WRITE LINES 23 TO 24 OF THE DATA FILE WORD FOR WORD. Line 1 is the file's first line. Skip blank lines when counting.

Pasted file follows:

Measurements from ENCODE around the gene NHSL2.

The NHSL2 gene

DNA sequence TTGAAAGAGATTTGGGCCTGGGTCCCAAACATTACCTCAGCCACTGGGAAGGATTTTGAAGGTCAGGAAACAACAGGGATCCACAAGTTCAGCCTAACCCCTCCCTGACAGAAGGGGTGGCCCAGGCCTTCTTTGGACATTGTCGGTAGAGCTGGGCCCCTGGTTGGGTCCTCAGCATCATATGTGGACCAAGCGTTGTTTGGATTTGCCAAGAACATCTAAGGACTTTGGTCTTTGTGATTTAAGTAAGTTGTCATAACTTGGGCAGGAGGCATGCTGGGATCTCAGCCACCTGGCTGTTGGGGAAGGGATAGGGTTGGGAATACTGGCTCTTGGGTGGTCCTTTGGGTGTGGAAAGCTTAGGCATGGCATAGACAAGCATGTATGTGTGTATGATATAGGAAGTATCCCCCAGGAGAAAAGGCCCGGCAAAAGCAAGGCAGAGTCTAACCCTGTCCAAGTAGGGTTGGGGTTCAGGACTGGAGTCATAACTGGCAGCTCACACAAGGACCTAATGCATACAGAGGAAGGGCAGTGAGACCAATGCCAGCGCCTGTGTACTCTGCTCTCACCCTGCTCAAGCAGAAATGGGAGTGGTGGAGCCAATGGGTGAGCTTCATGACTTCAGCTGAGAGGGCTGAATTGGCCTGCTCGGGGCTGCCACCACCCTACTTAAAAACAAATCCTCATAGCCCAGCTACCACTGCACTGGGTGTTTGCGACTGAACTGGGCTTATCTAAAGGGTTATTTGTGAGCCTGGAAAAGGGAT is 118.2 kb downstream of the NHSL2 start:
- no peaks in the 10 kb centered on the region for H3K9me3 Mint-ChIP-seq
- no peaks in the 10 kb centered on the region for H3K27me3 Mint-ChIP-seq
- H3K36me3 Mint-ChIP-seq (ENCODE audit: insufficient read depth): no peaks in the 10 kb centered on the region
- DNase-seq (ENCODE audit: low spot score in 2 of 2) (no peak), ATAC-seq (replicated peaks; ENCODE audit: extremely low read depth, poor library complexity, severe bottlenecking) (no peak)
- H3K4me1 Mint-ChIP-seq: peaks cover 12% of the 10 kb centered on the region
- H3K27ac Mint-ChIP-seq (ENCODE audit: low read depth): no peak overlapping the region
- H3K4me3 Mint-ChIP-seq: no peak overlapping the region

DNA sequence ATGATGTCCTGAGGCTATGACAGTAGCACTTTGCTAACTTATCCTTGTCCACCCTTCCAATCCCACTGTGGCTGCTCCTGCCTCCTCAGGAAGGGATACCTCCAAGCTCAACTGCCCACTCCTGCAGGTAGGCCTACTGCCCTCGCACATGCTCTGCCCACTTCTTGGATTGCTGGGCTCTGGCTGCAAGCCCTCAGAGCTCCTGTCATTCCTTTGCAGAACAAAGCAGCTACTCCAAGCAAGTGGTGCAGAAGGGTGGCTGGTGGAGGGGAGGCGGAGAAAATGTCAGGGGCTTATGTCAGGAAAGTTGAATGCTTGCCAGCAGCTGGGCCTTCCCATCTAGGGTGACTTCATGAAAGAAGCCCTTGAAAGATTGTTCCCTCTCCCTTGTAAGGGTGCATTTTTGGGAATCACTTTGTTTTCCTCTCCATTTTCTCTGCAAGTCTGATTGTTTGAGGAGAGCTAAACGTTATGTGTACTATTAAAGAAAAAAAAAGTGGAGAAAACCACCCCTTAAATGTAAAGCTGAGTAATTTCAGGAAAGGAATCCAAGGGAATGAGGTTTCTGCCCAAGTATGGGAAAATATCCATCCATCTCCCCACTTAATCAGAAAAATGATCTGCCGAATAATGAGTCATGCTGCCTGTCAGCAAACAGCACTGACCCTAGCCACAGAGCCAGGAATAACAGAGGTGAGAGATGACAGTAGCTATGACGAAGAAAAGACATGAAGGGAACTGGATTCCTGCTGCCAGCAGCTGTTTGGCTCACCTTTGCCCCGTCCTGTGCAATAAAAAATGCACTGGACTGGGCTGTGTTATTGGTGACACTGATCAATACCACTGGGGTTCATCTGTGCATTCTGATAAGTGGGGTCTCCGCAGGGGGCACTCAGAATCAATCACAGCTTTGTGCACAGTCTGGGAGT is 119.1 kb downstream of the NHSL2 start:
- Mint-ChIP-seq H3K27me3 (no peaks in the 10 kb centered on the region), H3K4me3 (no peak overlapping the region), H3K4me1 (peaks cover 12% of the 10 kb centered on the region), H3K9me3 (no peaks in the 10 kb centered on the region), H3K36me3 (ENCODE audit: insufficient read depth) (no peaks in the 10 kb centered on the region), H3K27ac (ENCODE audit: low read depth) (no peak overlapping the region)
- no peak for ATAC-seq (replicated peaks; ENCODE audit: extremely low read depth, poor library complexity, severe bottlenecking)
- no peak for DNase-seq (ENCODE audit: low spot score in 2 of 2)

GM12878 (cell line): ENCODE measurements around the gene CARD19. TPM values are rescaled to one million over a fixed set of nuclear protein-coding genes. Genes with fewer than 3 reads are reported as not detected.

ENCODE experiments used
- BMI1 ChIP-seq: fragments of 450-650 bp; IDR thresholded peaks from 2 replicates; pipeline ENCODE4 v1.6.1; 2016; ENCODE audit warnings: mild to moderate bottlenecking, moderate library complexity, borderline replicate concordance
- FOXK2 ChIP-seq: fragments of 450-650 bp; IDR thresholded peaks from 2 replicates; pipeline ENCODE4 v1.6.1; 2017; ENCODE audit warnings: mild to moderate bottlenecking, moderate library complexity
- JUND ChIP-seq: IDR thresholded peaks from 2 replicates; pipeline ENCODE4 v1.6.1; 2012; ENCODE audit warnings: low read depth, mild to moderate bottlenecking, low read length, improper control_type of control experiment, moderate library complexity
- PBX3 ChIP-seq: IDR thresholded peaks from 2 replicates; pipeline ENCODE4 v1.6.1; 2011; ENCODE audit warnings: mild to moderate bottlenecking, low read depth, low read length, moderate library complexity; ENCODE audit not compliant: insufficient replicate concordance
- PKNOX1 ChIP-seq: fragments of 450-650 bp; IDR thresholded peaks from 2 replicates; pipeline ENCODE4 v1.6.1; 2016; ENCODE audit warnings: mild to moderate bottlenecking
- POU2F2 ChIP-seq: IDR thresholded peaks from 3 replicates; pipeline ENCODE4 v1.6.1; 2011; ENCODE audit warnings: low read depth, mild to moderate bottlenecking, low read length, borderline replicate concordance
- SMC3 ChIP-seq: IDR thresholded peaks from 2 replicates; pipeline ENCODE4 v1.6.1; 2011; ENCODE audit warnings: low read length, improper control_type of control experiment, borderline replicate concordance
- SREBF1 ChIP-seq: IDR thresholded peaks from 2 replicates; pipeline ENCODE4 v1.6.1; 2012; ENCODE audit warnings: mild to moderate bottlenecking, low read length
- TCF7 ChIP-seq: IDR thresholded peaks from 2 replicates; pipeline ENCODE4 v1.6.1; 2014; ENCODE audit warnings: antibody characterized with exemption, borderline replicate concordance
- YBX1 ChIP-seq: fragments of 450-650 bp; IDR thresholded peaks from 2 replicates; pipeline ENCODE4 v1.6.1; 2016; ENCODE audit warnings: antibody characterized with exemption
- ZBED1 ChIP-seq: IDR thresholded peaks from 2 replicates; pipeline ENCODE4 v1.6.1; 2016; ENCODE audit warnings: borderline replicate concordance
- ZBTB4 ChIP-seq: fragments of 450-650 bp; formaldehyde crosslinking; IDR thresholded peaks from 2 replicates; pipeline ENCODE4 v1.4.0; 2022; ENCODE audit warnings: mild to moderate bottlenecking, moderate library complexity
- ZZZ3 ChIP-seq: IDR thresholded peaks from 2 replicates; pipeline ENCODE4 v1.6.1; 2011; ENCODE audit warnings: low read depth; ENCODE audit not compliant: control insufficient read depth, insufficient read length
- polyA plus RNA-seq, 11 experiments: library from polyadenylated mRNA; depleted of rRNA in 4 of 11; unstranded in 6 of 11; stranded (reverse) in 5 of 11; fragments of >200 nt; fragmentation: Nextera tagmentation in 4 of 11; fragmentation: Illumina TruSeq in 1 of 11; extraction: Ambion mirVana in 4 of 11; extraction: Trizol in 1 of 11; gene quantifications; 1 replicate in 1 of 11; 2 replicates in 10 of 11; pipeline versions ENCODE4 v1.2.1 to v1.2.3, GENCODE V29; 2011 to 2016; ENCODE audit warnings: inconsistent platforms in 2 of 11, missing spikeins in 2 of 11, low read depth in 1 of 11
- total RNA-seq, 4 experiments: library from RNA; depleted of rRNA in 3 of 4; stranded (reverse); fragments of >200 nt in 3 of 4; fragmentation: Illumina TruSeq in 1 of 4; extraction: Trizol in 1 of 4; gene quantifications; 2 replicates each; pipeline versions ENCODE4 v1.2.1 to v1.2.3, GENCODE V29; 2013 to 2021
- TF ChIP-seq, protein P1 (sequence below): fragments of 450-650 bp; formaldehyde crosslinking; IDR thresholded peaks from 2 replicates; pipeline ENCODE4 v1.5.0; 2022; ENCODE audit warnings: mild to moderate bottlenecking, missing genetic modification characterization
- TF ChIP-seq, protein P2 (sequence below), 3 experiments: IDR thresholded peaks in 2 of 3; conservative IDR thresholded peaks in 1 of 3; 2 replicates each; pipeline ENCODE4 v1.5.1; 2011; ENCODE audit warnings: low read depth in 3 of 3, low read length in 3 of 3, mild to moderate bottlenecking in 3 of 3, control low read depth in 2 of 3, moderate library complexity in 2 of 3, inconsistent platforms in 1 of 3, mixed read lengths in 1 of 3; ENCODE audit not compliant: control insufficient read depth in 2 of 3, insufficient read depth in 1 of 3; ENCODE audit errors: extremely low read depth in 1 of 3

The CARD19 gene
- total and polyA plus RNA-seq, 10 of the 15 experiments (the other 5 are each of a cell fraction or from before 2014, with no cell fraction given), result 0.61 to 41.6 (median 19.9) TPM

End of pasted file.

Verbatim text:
- SMC3 ChIP-seq: IDR thresholded peaks from 2 replicates; pipeline ENCODE4 v1.6.1; 2011; ENCODE audit warnings: low read length, improper control_type of control experiment, borderline replicate concordance
- SREBF1 ChIP-seq: IDR thresholded peaks from 2 replicates; pipeline ENCODE4 v1.6.1; 2012; ENCODE audit warnings: mild to moderate bottlenecking, low read length